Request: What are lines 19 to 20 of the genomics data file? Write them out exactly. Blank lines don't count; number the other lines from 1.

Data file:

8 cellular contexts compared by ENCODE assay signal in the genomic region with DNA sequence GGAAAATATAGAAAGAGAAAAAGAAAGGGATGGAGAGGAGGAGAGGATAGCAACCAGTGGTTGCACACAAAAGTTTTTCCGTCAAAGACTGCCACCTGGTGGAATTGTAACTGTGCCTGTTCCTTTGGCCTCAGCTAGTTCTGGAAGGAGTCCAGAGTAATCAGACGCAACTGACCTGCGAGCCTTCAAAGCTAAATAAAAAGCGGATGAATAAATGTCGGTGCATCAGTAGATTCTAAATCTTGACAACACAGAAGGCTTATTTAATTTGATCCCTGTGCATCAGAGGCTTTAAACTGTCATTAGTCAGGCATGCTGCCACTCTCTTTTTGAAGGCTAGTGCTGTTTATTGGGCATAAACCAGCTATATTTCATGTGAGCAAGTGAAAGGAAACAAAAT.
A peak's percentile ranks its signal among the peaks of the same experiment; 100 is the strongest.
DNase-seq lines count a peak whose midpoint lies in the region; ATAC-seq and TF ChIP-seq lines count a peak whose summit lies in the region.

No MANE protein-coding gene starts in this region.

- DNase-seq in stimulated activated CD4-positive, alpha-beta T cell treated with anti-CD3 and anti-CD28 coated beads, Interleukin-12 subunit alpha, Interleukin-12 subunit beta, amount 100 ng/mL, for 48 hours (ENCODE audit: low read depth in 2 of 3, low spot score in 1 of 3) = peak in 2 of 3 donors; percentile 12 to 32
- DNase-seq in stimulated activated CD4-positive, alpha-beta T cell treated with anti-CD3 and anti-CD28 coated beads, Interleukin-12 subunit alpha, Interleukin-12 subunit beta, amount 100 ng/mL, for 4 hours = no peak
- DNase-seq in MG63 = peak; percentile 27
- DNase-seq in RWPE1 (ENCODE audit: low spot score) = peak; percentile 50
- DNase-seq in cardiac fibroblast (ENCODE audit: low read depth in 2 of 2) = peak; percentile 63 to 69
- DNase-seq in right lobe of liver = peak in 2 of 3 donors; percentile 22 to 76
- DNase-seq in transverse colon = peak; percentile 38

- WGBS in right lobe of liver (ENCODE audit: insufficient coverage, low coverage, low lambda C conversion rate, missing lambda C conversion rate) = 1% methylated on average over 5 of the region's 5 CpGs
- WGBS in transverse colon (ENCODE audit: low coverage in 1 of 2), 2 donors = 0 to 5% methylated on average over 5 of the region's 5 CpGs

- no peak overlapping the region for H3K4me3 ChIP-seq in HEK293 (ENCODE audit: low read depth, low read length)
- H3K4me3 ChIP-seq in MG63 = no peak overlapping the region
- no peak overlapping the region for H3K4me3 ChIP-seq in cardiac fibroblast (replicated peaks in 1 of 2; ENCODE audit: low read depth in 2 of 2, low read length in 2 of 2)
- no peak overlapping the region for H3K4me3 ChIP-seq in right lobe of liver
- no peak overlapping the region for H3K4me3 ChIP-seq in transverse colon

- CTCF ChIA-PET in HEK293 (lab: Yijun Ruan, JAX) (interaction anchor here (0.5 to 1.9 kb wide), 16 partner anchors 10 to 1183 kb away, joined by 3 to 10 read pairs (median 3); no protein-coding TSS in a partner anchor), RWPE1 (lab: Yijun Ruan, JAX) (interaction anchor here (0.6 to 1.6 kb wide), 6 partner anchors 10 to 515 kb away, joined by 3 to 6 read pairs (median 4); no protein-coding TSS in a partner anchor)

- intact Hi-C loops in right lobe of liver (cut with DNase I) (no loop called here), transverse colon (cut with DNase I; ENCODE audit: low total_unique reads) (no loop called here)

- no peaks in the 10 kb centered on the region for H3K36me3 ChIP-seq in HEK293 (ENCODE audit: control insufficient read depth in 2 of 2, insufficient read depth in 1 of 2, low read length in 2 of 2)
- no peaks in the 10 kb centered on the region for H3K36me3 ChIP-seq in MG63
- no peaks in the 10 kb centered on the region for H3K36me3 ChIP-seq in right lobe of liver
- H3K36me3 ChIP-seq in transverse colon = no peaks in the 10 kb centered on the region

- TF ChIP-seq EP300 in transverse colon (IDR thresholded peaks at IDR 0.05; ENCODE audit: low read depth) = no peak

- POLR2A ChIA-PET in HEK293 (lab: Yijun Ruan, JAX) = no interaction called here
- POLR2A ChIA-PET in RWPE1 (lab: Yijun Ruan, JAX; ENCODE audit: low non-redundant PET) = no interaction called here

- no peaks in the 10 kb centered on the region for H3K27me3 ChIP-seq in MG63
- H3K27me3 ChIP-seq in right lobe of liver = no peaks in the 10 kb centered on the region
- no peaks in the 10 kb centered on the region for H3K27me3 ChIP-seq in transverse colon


- CTCF ChIA-PET in HEK293 (lab: Yijun Ruan, JAX) (interaction anchor here (0.5 to 1.9 kb wide), 16 partner anchors 10 to 1183 kb away, joined by 3 to 10 read pairs (median 3); no protein-coding TSS in a partner anchor), RWPE1 (lab: Yijun Ruan, JAX) (interaction anchor here (0.6 to 1.6 kb wide), 6 partner anchors 10 to 515 kb away, joined by 3 to 6 read pairs (median 4); no protein-coding TSS in a partner anchor)

- intact Hi-C loops in right lobe of liver (cut with DNase I) (no loop called here), transverse colon (cut with DNase I; ENCODE audit: low total_unique reads) (no loop called here)